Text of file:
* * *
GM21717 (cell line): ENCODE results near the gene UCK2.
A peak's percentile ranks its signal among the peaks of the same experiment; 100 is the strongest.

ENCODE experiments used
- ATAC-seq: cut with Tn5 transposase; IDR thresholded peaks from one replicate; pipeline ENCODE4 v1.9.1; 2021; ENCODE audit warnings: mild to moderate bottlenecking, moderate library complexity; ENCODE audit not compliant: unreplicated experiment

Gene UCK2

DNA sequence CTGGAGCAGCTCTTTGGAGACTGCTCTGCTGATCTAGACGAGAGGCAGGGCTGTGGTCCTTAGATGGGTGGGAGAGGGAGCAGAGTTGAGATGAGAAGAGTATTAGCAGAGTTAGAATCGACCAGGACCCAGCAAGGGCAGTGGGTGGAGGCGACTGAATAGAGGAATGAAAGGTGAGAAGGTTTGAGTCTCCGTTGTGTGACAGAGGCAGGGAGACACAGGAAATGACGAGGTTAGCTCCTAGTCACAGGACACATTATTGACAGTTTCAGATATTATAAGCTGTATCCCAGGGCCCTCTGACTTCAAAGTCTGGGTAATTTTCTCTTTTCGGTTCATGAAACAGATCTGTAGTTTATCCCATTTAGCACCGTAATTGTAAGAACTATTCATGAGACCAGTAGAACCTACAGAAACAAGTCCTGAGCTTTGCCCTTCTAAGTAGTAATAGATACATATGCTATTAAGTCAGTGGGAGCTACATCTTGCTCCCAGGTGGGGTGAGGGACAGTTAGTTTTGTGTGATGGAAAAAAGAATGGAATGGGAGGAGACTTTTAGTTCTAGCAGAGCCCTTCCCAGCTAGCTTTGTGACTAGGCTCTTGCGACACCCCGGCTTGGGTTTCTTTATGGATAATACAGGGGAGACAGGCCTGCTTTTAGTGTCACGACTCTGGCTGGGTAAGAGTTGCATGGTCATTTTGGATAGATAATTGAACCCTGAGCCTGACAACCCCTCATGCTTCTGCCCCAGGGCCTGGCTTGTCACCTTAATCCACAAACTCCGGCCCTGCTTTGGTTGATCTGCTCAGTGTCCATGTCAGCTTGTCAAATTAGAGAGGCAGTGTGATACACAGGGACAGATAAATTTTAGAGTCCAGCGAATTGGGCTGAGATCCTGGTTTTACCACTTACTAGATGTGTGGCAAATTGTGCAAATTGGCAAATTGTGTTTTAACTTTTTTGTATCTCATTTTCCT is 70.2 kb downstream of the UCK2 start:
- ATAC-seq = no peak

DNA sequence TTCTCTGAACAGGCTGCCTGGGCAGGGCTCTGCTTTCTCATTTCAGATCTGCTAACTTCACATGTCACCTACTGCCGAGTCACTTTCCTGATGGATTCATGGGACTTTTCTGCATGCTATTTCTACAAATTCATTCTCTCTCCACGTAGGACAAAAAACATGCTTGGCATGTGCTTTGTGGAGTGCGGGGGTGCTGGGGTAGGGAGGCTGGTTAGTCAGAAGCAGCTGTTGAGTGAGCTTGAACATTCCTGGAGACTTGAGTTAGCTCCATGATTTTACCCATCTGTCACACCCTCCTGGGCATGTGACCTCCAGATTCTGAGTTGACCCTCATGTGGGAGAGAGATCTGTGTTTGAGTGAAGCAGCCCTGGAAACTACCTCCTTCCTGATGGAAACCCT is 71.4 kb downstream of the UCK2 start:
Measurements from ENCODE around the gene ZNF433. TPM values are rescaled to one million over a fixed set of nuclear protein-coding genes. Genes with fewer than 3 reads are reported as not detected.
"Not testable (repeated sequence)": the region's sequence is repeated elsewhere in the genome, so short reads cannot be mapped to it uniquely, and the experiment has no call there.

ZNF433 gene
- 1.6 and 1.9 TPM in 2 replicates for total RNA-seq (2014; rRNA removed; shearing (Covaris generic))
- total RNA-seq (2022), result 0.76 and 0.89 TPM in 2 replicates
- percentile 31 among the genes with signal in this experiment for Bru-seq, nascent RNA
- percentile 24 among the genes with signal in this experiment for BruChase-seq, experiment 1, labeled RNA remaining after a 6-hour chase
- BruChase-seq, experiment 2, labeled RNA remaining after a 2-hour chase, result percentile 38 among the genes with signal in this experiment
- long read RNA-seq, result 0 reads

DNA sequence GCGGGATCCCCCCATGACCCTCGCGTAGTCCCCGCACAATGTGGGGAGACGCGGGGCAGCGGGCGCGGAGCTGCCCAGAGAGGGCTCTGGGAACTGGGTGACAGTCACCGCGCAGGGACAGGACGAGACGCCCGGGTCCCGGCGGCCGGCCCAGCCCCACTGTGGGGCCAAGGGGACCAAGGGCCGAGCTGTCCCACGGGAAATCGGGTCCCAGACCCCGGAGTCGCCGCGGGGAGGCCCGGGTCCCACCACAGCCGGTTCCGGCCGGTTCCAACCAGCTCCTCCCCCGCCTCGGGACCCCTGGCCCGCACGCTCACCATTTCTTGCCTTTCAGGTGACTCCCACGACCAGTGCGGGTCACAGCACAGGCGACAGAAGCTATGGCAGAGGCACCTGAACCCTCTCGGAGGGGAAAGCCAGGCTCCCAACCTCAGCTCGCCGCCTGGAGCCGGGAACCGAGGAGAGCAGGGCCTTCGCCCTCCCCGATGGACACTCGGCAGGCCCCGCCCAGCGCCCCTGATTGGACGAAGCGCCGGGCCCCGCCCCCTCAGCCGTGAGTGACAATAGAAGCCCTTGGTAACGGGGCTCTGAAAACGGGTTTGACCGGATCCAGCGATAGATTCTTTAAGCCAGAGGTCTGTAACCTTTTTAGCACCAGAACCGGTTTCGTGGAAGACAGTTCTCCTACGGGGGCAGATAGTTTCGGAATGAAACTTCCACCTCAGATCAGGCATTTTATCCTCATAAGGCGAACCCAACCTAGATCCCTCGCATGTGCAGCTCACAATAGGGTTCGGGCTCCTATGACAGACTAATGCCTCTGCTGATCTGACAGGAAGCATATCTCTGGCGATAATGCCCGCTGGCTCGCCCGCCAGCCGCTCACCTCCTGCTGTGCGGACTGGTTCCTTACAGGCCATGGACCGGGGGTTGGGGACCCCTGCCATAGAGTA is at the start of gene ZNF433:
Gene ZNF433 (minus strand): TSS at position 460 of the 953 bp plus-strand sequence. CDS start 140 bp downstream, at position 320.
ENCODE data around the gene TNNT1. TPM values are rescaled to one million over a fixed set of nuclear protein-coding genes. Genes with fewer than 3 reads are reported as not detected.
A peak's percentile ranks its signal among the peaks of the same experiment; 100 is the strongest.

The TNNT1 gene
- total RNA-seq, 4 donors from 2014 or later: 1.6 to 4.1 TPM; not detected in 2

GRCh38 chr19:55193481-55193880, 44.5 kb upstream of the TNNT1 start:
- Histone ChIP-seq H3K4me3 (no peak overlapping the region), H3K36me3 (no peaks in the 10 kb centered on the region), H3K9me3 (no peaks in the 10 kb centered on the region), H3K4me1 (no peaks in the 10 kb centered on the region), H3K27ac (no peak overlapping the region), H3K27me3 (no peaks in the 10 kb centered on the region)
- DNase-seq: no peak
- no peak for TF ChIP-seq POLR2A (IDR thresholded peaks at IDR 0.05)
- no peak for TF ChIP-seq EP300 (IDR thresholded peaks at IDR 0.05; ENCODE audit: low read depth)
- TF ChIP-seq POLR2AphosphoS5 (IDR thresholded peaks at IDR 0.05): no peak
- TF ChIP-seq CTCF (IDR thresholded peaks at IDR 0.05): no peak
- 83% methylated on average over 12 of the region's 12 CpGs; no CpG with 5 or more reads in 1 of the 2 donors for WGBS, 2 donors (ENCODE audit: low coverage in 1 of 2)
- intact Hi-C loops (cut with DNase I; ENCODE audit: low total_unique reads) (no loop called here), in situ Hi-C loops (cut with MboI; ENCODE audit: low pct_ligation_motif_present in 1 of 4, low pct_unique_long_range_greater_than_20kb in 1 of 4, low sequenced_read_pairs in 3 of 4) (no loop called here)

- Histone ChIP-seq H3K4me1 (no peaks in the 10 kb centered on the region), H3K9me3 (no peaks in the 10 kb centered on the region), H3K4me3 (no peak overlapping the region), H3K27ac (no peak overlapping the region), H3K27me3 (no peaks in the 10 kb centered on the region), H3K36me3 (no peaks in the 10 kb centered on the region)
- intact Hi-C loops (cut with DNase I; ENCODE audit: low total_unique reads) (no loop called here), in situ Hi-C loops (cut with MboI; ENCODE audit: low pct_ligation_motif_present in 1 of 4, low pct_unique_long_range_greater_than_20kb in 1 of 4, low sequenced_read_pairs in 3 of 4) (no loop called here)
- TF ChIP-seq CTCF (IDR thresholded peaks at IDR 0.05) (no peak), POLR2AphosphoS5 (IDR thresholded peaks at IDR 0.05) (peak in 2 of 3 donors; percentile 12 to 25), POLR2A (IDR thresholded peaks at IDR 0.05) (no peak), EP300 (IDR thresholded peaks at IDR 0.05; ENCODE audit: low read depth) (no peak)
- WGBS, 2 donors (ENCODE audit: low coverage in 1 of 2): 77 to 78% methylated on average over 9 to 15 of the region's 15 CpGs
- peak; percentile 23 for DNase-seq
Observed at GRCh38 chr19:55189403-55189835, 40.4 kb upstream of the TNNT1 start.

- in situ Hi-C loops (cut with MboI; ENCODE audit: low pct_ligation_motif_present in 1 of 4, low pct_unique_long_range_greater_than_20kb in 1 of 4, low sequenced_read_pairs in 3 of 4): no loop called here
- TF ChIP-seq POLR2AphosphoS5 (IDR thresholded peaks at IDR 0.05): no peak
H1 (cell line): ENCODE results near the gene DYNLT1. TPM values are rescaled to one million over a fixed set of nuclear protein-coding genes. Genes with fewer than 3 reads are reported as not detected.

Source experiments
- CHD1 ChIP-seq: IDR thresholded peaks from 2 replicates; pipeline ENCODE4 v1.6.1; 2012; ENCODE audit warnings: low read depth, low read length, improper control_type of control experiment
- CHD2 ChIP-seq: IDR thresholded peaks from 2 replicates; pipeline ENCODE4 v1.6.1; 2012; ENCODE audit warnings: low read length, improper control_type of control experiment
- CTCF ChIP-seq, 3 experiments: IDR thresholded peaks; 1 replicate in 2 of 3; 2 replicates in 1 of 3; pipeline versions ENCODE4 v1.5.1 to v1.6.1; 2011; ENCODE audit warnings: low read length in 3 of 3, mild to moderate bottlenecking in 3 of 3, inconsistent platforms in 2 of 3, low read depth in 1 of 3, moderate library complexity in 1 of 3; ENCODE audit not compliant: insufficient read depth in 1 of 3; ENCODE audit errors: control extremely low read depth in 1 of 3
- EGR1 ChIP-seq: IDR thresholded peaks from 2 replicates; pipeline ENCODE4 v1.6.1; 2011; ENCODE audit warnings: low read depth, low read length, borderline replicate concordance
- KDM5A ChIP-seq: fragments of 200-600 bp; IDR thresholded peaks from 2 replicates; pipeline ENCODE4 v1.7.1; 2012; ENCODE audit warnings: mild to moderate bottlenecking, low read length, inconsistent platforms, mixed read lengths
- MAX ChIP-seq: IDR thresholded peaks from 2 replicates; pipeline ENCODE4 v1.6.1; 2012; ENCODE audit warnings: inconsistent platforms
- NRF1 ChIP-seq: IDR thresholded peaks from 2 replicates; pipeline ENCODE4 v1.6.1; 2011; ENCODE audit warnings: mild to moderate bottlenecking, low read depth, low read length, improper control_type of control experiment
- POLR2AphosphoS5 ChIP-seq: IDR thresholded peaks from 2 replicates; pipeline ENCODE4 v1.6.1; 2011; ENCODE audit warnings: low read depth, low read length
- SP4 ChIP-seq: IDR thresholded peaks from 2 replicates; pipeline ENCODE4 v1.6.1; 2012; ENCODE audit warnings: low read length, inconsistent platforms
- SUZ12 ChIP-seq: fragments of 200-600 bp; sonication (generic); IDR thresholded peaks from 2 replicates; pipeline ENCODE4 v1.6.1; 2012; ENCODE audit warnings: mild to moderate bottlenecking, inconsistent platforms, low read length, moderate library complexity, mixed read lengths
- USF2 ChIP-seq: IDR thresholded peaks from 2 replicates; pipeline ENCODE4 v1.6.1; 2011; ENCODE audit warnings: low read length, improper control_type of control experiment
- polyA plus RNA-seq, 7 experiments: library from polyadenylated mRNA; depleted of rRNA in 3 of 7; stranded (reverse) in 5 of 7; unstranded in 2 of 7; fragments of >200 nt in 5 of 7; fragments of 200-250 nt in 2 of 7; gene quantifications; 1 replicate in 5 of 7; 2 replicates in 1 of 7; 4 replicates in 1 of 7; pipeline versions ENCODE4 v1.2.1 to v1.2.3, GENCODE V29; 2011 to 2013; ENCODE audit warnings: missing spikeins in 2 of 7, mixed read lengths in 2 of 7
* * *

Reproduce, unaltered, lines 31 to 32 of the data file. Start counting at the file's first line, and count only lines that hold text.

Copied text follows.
- 83% methylated on average over 12 of the region's 12 CpGs; no CpG with 5 or more reads in 1 of the 2 donors for WGBS, 2 donors (ENCODE audit: low coverage in 1 of 2)
- intact Hi-C loops (cut with DNase I; ENCODE audit: low total_unique reads) (no loop called here), in situ Hi-C loops (cut with MboI; ENCODE audit: low pct_ligation_motif_present in 1 of 4, low pct_unique_long_range_greater_than_20kb in 1 of 4, low sequenced_read_pairs in 3 of 4) (no loop called here)